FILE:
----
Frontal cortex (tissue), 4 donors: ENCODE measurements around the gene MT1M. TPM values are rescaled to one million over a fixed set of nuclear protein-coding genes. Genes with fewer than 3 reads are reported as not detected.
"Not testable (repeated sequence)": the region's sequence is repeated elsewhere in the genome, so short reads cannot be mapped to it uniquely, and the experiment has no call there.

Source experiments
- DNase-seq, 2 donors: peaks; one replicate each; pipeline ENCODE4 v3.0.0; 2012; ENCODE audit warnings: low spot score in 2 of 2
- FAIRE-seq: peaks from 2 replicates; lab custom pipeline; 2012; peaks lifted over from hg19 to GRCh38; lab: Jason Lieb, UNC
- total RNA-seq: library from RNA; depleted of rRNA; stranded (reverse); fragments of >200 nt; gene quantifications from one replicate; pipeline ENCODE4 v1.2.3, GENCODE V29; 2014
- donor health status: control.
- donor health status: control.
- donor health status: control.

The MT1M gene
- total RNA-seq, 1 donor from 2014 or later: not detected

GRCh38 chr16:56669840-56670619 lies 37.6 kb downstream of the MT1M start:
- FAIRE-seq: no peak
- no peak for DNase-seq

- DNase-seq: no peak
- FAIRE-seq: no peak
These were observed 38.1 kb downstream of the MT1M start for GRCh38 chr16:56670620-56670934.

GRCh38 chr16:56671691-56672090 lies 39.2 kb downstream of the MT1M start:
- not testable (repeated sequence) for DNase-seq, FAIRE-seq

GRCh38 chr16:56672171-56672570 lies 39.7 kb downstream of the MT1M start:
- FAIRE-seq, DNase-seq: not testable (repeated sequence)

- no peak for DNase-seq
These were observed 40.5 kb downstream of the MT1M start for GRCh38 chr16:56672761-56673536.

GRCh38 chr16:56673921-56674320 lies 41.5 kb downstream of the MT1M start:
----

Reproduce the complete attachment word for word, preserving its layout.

Frontal cortex (tissue), 4 donors: ENCODE measurements around the gene MT1M. TPM values are rescaled to one million over a fixed set of nuclear protein-coding genes. Genes with fewer than 3 reads are reported as not detected.
"Not testable (repeated sequence)": the region's sequence is repeated elsewhere in the genome, so short reads cannot be mapped to it uniquely, and the experiment has no call there.

Source experiments
- DNase-seq, 2 donors: peaks; one replicate each; pipeline ENCODE4 v3.0.0; 2012; ENCODE audit warnings: low spot score in 2 of 2
- FAIRE-seq: peaks from 2 replicates; lab custom pipeline; 2012; peaks lifted over from hg19 to GRCh38; lab: Jason Lieb, UNC
- total RNA-seq: library from RNA; depleted of rRNA; stranded (reverse); fragments of >200 nt; gene quantifications from one replicate; pipeline ENCODE4 v1.2.3, GENCODE V29; 2014
- donor health status: control.
- donor health status: control.
- donor health status: control.

The MT1M gene
- total RNA-seq, 1 donor from 2014 or later: not detected

GRCh38 chr16:56669840-56670619 lies 37.6 kb downstream of the MT1M start:
- FAIRE-seq: no peak
- no peak for DNase-seq

- DNase-seq: no peak
- FAIRE-seq: no peak
These were observed 38.1 kb downstream of the MT1M start for GRCh38 chr16:56670620-56670934.

GRCh38 chr16:56671691-56672090 lies 39.2 kb downstream of the MT1M start:
- not testable (repeated sequence) for DNase-seq, FAIRE-seq

GRCh38 chr16:56672171-56672570 lies 39.7 kb downstream of the MT1M start:
- FAIRE-seq, DNase-seq: not testable (repeated sequence)

- no peak for DNase-seq
These were observed 40.5 kb downstream of the MT1M start for GRCh38 chr16:56672761-56673536.

GRCh38 chr16:56673921-56674320 lies 41.5 kb downstream of the MT1M start: